Furthermore, the author states, “The intentions behind these objectives are good, however, diversity should not have to be a conscious effort. In a perfect world, diversity would just happen naturally.” In reality, this is not a perfect world. Better yet, this is certainly not a perfect country. The truth is that minorities are disgracefully underrepresented in Congress, the very institution that is responsible for passing legislation designed to protect the freedoms and liberties of all American citizens. Of the 100 current US Senators, only two are African American. (One is Mo Cowan, who is temporarily holding the seat that became vacant after John Kerry’s acceptance of Secretary of State) In all, only six minorities hold Senate seats. On the contrary, according to the most recent US Census, 21.9% of respondents would self-identify as something other than Caucasian. The House of Representatives also features a disproportionate number of minorities compared to the total number that reside here in the United States. In a perfect world, the number of minorities in Congress would reflect the current demographic makeup on the United States; it clearly does not. More, in a perfect world, everybody would be treated equally despite his or her race, color, religion, or sexual orientation. The continued suppression and mistreatment of women, gays, minorities, and Muslims shows us that this world is far from perfect.
The author is right, however, about one thing. Diversity is about a lot more than skin color. It has to do with what geographic region you come from, your socioeconomic standing, your religious beliefs, and your political ideology. Providence College is one of the most homogenous schools in the country. College Prowler ranks PC as the 26th most Conservative and 1288th most Open-Minded school based on all the colleges and universities in the country. More, in the category of diversity, PC received a D+ letter grade, and rightfully so. Providence College students can be easily identified in downtown Providence or riding the RIPTA. Simply look for a white kid who hails from an upper-middle class family from the Northeast and dress like they are modeling for an Abercrombie and Fitch magazine. These facts are alarming, and are surely nothing to laugh about. Providence College will not truly be seeking to become “more diverse” until it starts accepting more students from outside of New England, from lower income families, and whom do not self-identify as Catholic.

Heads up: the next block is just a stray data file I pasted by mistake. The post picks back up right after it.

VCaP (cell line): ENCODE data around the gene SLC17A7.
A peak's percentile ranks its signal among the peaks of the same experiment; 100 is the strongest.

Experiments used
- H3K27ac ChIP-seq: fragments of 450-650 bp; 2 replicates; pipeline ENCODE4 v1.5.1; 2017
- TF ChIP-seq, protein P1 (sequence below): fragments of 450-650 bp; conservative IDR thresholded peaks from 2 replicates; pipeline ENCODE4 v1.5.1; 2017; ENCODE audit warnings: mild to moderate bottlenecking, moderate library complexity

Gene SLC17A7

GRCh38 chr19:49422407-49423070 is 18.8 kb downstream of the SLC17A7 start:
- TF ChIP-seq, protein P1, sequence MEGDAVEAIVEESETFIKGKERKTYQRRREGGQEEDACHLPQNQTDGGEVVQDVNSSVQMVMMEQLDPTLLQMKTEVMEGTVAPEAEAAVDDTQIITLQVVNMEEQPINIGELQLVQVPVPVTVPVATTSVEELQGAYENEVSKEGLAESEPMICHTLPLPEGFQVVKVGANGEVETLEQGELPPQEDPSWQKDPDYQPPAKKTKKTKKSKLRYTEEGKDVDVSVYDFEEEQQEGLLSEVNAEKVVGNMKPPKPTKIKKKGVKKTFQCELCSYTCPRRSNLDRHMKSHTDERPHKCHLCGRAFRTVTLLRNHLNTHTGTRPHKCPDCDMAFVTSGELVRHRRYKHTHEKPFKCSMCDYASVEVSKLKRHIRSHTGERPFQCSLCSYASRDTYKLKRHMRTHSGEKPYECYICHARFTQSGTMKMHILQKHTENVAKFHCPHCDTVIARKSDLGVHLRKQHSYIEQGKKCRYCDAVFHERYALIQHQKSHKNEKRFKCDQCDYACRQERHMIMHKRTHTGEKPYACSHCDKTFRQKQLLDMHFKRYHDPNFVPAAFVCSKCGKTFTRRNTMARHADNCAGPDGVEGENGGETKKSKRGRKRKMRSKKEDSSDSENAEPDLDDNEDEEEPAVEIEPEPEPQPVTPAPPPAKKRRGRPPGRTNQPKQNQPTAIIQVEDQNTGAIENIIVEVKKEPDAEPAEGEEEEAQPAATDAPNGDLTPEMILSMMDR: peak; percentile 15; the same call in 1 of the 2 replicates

The author ends her article by proclaiming, “There is no need for an entire diversity plan to be made, a diversity committee to be formed, and special multicultural employees be hired, as PC has done, in order to create a more diverse student body. Acceptance can be taught without choosing people based specifically on skin color. Doing so creates racism and unfair advantages.” It is ironic that the author depicts whites as the victims of racism, when in fact Europeans have been the cause of the mass genocide and enslavement of Native Americans, African Americans, and Jews. The racism the author speaks of is not a result of affirmative action, but instead of the current US political system, which does not do nearly enough to grant justice to and advance the status of minorities. Not only does Providence College need a plan, commission, and special employees to help fix the diversity issue, it needs reevaluate its definition of diversity in general and require students to take courses that open students’ eyes and promote the importance of diversity in any functional environment.